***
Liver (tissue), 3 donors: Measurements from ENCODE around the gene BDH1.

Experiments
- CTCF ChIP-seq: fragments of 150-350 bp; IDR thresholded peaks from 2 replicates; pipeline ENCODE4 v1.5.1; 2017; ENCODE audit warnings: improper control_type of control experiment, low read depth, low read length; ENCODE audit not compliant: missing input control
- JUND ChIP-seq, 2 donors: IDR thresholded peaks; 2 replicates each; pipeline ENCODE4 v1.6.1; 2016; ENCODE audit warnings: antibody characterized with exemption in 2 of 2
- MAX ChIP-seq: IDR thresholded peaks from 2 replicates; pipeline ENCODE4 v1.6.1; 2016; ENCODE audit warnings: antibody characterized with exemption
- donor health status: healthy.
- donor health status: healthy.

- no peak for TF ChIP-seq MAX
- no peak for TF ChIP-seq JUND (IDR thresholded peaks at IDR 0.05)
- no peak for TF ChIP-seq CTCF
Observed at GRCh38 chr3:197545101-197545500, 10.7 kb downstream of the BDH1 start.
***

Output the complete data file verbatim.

Liver (tissue), 3 donors: Measurements from ENCODE around the gene BDH1.

Experiments
- CTCF ChIP-seq: fragments of 150-350 bp; IDR thresholded peaks from 2 replicates; pipeline ENCODE4 v1.5.1; 2017; ENCODE audit warnings: improper control_type of control experiment, low read depth, low read length; ENCODE audit not compliant: missing input control
- JUND ChIP-seq, 2 donors: IDR thresholded peaks; 2 replicates each; pipeline ENCODE4 v1.6.1; 2016; ENCODE audit warnings: antibody characterized with exemption in 2 of 2
- MAX ChIP-seq: IDR thresholded peaks from 2 replicates; pipeline ENCODE4 v1.6.1; 2016; ENCODE audit warnings: antibody characterized with exemption
- donor health status: healthy.
- donor health status: healthy.

- no peak for TF ChIP-seq MAX
- no peak for TF ChIP-seq JUND (IDR thresholded peaks at IDR 0.05)
- no peak for TF ChIP-seq CTCF
Observed at GRCh38 chr3:197545101-197545500, 10.7 kb downstream of the BDH1 start.